May 8, 2013
Post GE-13: Uncertain Times Ahead?
by Nigel Aw (05-07-13)
ANALYSIS: As the dust from the 13th general election settles, it became apparent that BN only garnered 47.38 percent of the popular vote compared to Pakatan Rakyat, which bagged 50.87 percent while 1.74 percent went to independents and other parties.
Prime Minister Najib Abdul Razak will now helm a government sustained by gerrymandering but one that does not enjoy the backing of the majority of voters can hardly claim to have the mandate of the people.
But a shaky government aside, even forming a government would be a hurdle as BN no longer will have any Chinese representative, since the MCA and Gerakan have said they will not join the government this time due to their abysmal performance.
However, the MIC has seen a ‘mini-revival’, for it now has four parliamentary seats, one up from 2008. Najib will need to convince the BN component parties against their decision, or alternatively appoint Chinese representatives from non-political parties as senators, who will subsequently be appointed to positions in the government, if Najib wants to ensure representativeness.
Once the government is formed, Najib will need to reconcile with the fact that the majority of voters chose Pakatan’s message of anti-corruption and systemic overhauls over BN’s gradual “transformation”, which has seen half-hearted reforms because of his own party’s refusal to support them.
PKR de facto leader Anwar Ibrahim has already fired the first salvo by going on a blitz on the international media, questioning the legitimacy of the general election and vowing the beginning of a “fierce movement to clean the country of election malpractices and fraud”.
Reforms vs Race rhetoric
Pakatan has said it will not try to dislodge the new government but a likely indication is that it will force the ruling coalition to agree to a wide-ranging overhaul of the electoral system, including changing from first-past-the-post system to a proportionate system.
Gerrymandering will have no effect in a proportionate system and it would have seen Pakatan come to power in this general election. However, due to gerrymandering in the current first-past-the post system, BN won only 47.38 percent of the popular vote but got 60 percent of the seats in Parliament.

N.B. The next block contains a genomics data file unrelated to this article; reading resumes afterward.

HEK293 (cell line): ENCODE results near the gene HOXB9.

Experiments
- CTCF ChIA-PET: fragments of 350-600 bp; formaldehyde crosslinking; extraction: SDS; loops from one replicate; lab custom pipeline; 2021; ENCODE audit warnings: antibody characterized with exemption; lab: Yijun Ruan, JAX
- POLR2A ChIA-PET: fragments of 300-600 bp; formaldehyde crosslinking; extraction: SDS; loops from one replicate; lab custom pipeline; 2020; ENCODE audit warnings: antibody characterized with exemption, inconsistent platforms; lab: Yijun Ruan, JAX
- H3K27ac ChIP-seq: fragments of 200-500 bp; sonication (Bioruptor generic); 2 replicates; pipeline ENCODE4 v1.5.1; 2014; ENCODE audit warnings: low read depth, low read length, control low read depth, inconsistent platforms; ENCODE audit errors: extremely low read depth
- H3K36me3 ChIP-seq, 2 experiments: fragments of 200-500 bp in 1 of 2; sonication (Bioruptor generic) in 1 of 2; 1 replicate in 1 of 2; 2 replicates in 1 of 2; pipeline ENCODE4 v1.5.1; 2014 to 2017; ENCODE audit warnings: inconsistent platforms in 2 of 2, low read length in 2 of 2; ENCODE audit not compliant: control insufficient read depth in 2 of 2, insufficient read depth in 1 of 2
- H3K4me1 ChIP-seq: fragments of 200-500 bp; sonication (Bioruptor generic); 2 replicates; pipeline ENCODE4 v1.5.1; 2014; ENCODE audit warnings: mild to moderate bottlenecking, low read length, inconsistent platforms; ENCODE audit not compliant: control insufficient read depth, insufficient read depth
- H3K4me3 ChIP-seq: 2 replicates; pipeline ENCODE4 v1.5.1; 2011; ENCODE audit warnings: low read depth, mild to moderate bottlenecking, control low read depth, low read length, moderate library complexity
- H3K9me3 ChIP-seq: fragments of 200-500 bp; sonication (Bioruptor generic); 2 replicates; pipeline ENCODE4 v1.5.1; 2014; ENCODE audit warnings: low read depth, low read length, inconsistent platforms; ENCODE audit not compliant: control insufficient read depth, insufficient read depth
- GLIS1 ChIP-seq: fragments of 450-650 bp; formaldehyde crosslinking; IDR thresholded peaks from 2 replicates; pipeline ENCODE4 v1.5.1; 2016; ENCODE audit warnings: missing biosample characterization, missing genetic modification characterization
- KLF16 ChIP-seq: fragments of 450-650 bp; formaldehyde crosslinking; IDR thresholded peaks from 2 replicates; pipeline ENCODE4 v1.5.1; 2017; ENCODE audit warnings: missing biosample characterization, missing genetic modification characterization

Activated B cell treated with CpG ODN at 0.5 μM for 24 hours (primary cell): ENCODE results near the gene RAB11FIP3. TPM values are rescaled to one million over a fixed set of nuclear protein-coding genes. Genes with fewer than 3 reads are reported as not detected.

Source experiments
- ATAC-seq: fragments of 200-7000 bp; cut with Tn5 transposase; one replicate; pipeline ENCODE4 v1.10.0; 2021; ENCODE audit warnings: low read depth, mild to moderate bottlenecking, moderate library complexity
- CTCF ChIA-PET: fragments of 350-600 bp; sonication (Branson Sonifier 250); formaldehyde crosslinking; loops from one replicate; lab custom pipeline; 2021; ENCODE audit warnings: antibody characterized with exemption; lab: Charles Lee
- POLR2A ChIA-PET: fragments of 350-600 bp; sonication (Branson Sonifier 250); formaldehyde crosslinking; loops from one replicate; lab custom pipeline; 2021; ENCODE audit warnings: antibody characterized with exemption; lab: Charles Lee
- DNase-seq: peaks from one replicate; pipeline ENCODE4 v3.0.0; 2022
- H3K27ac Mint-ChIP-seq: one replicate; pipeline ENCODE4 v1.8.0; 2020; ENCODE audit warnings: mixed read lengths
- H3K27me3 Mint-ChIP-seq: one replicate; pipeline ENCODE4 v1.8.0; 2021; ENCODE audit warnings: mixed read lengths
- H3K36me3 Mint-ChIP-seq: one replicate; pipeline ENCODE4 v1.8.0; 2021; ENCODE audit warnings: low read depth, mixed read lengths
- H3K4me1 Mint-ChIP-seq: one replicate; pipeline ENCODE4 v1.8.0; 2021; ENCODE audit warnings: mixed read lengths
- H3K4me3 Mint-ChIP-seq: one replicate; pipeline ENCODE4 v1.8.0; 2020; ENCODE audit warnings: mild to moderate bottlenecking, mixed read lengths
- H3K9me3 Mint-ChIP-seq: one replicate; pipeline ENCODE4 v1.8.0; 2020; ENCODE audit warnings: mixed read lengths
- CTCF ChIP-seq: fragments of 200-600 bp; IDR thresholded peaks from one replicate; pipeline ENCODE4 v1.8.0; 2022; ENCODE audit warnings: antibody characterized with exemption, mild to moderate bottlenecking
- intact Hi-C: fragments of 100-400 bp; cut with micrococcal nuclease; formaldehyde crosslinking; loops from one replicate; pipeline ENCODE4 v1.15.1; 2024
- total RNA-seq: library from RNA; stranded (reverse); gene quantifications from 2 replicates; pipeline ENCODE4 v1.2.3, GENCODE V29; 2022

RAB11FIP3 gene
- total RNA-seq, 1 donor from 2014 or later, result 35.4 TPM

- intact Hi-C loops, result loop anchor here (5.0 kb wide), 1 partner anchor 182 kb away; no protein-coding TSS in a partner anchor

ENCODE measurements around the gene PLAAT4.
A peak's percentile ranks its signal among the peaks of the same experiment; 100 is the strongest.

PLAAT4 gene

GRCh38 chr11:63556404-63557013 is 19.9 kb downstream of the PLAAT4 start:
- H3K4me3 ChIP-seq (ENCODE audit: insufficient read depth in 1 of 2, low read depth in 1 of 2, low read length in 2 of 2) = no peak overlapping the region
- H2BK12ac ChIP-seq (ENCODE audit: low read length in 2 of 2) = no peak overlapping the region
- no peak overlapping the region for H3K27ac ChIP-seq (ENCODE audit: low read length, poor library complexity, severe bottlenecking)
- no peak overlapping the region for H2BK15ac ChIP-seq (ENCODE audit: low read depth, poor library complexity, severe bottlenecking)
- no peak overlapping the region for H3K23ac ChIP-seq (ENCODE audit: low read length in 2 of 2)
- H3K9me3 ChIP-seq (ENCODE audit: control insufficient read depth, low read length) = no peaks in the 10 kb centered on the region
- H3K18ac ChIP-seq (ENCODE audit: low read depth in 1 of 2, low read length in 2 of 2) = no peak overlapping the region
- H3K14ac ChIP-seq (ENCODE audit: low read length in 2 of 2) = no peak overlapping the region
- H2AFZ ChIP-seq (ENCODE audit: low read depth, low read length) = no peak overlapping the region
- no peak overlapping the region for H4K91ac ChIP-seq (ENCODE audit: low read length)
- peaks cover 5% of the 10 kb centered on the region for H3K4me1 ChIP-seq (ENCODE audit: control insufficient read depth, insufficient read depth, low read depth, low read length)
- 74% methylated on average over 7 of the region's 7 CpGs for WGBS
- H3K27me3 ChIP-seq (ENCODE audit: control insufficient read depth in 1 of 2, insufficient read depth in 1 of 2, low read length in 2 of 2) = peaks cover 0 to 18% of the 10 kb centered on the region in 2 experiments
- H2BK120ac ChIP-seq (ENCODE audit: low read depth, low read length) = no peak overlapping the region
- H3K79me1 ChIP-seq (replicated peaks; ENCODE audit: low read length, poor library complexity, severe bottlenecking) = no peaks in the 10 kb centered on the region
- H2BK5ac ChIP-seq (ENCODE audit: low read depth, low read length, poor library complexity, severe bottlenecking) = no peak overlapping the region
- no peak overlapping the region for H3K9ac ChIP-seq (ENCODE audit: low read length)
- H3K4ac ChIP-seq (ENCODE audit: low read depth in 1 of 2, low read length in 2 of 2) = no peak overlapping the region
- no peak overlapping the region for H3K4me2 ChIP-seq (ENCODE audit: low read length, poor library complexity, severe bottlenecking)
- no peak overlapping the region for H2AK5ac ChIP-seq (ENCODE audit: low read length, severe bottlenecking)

However, BN is not likely to favour such reforms as its rule will effectively end in the next general election if the current voting trend persists. The issue therefore is likely to put the two coalitions on a collision cause.
Already, the ‘wasatiyyah’ (moderation) image BN is trying to build has been sullied as the ruling coalition’s old habits come to fore, with Umno-owned Utusan Malaysia‘s headline today screaming: “What more do the Chinese want?” and UMNO’s defeated former Malacca Chief Minister Mohd Ali Rustam (above) branding Chinese Malaysians as “racist” and “ungrateful”.
The BN old guards are likely to intensify their race rhetoric as they come under siege by Pakatan for genuine and wide-ranging reforms that will force it to loosen its grip on power.
This will depend on Najib’s ability to rein them in, but he is also facing his own party leadership elections this year. However, Najib’s chances of political survival are brighter than that of his predecessor Abdullah Ahmad Badawi.
This is because the changes made to UMNO’s voting system since its last election will allow his fate to be decided by more than 100,000 members, instead of the 2,500-odd delegates to the party general assembly.
Loss of progressive voices
Another problem with the BN is the petering out of progressive voices. One such person, UMNO supreme council member Saifuddin Abdullah, was defeated in Sunday’s general election, while MCA vice-president Gan Ping Sieu was not given a seat to contest. These voices have in the past been instrumental in promoting moderation within a coalition that is remains deeply grounded in race politics.
Similarly in PAS, several progressive leaders who led the charge into BN-strongholds were defeated, namely PAS Deputy President Mohamad Sabu , vice-presidents Salahuddin Ayub and Husam Musa and former Kuala Selangor MP Dr Dzulkefly Ahmad.
This will likely affect the Islamist party’s own elections later this year and the balance of progressives and conservatives in the party.
Whether a calm or tumultuous journey will follow these uncertainties will depend on the sincerity of Najib and his party in engaging with the opposition coalition, which now enjoys the majority of the voters’ support for genuine reforms, not for half-hearted “transformation”.